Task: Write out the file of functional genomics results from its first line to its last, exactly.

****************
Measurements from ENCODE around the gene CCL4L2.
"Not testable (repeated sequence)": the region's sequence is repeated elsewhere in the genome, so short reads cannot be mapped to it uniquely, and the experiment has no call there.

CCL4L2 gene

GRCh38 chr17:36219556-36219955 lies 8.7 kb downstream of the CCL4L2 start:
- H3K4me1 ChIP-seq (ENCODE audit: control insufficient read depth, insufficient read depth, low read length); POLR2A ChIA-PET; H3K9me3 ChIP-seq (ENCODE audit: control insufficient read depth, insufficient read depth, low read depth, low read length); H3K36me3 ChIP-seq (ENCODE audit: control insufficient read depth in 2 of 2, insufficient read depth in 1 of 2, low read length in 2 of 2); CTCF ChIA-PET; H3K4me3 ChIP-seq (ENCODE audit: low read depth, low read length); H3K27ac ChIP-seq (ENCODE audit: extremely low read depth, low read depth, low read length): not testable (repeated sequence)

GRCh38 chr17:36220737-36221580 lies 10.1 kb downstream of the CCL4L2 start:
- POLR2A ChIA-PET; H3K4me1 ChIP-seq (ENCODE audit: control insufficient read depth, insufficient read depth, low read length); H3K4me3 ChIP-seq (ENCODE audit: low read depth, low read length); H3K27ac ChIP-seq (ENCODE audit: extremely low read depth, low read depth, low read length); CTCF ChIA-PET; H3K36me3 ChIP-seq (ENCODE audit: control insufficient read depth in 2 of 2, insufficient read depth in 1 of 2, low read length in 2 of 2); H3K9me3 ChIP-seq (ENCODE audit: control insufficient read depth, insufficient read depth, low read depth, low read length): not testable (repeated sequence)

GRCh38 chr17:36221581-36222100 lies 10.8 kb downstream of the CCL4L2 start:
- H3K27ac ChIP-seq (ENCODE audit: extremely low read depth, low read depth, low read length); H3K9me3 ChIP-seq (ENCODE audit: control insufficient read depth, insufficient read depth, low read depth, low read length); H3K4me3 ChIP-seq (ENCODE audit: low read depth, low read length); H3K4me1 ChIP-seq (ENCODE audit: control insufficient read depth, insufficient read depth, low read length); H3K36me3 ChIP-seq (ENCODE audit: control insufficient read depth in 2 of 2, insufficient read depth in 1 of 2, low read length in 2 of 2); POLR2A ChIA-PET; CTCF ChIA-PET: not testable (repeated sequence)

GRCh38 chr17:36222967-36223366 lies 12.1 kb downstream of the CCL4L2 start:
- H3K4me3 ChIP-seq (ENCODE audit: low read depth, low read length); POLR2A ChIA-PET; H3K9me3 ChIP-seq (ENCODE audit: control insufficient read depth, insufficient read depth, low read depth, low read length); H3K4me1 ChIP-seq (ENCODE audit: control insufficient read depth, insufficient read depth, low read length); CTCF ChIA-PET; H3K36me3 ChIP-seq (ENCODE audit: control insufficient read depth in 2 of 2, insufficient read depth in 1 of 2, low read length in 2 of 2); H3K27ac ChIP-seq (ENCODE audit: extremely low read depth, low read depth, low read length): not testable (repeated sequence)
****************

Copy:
Measurements from ENCODE around the gene CCL4L2.
"Not testable (repeated sequence)": the region's sequence is repeated elsewhere in the genome, so short reads cannot be mapped to it uniquely, and the experiment has no call there.

CCL4L2 gene

GRCh38 chr17:36219556-36219955 lies 8.7 kb downstream of the CCL4L2 start:
- H3K4me1 ChIP-seq (ENCODE audit: control insufficient read depth, insufficient read depth, low read length); POLR2A ChIA-PET; H3K9me3 ChIP-seq (ENCODE audit: control insufficient read depth, insufficient read depth, low read depth, low read length); H3K36me3 ChIP-seq (ENCODE audit: control insufficient read depth in 2 of 2, insufficient read depth in 1 of 2, low read length in 2 of 2); CTCF ChIA-PET; H3K4me3 ChIP-seq (ENCODE audit: low read depth, low read length); H3K27ac ChIP-seq (ENCODE audit: extremely low read depth, low read depth, low read length): not testable (repeated sequence)

GRCh38 chr17:36220737-36221580 lies 10.1 kb downstream of the CCL4L2 start:
- POLR2A ChIA-PET; H3K4me1 ChIP-seq (ENCODE audit: control insufficient read depth, insufficient read depth, low read length); H3K4me3 ChIP-seq (ENCODE audit: low read depth, low read length); H3K27ac ChIP-seq (ENCODE audit: extremely low read depth, low read depth, low read length); CTCF ChIA-PET; H3K36me3 ChIP-seq (ENCODE audit: control insufficient read depth in 2 of 2, insufficient read depth in 1 of 2, low read length in 2 of 2); H3K9me3 ChIP-seq (ENCODE audit: control insufficient read depth, insufficient read depth, low read depth, low read length): not testable (repeated sequence)

GRCh38 chr17:36221581-36222100 lies 10.8 kb downstream of the CCL4L2 start:
- H3K27ac ChIP-seq (ENCODE audit: extremely low read depth, low read depth, low read length); H3K9me3 ChIP-seq (ENCODE audit: control insufficient read depth, insufficient read depth, low read depth, low read length); H3K4me3 ChIP-seq (ENCODE audit: low read depth, low read length); H3K4me1 ChIP-seq (ENCODE audit: control insufficient read depth, insufficient read depth, low read length); H3K36me3 ChIP-seq (ENCODE audit: control insufficient read depth in 2 of 2, insufficient read depth in 1 of 2, low read length in 2 of 2); POLR2A ChIA-PET; CTCF ChIA-PET: not testable (repeated sequence)

GRCh38 chr17:36222967-36223366 lies 12.1 kb downstream of the CCL4L2 start:
- H3K4me3 ChIP-seq (ENCODE audit: low read depth, low read length); POLR2A ChIA-PET; H3K9me3 ChIP-seq (ENCODE audit: control insufficient read depth, insufficient read depth, low read depth, low read length); H3K4me1 ChIP-seq (ENCODE audit: control insufficient read depth, insufficient read depth, low read length); CTCF ChIA-PET; H3K36me3 ChIP-seq (ENCODE audit: control insufficient read depth in 2 of 2, insufficient read depth in 1 of 2, low read length in 2 of 2); H3K27ac ChIP-seq (ENCODE audit: extremely low read depth, low read depth, low read length): not testable (repeated sequence)